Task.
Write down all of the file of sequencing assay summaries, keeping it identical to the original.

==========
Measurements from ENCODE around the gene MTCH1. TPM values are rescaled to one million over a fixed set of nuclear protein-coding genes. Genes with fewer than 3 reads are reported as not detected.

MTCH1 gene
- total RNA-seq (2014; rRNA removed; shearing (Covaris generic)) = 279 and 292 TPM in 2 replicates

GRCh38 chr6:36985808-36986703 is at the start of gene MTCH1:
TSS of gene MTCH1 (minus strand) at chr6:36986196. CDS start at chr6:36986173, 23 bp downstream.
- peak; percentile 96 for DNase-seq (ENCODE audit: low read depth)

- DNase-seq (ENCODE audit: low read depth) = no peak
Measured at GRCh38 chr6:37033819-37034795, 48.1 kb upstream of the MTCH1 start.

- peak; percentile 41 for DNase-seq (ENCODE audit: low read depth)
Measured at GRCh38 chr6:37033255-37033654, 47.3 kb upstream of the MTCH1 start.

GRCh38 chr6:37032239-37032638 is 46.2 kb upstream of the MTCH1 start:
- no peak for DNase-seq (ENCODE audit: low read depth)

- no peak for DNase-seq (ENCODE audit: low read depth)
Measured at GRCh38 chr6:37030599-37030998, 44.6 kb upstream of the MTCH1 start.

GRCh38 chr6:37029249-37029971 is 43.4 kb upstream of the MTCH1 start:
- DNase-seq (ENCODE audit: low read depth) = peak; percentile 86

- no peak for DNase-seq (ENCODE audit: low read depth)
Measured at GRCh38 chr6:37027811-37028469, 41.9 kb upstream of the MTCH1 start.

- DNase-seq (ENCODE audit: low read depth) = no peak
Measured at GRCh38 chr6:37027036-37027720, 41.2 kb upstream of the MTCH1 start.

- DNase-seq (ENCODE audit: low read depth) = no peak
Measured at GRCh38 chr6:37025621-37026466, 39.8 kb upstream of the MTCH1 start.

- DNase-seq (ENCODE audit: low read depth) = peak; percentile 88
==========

Measurements from ENCODE around the gene MTCH1. TPM values are rescaled to one million over a fixed set of nuclear protein-coding genes. Genes with fewer than 3 reads are reported as not detected.

MTCH1 gene
- total RNA-seq (2014; rRNA removed; shearing (Covaris generic)) = 279 and 292 TPM in 2 replicates

GRCh38 chr6:36985808-36986703 is at the start of gene MTCH1:
TSS of gene MTCH1 (minus strand) at chr6:36986196. CDS start at chr6:36986173, 23 bp downstream.
- peak; percentile 96 for DNase-seq (ENCODE audit: low read depth)

- DNase-seq (ENCODE audit: low read depth) = no peak
Measured at GRCh38 chr6:37033819-37034795, 48.1 kb upstream of the MTCH1 start.

- peak; percentile 41 for DNase-seq (ENCODE audit: low read depth)
Measured at GRCh38 chr6:37033255-37033654, 47.3 kb upstream of the MTCH1 start.

GRCh38 chr6:37032239-37032638 is 46.2 kb upstream of the MTCH1 start:
- no peak for DNase-seq (ENCODE audit: low read depth)

- no peak for DNase-seq (ENCODE audit: low read depth)
Measured at GRCh38 chr6:37030599-37030998, 44.6 kb upstream of the MTCH1 start.

GRCh38 chr6:37029249-37029971 is 43.4 kb upstream of the MTCH1 start:
- DNase-seq (ENCODE audit: low read depth) = peak; percentile 86

- no peak for DNase-seq (ENCODE audit: low read depth)
Measured at GRCh38 chr6:37027811-37028469, 41.9 kb upstream of the MTCH1 start.

- DNase-seq (ENCODE audit: low read depth) = no peak
Measured at GRCh38 chr6:37027036-37027720, 41.2 kb upstream of the MTCH1 start.

- DNase-seq (ENCODE audit: low read depth) = no peak
Measured at GRCh38 chr6:37025621-37026466, 39.8 kb upstream of the MTCH1 start.

- DNase-seq (ENCODE audit: low read depth) = peak; percentile 88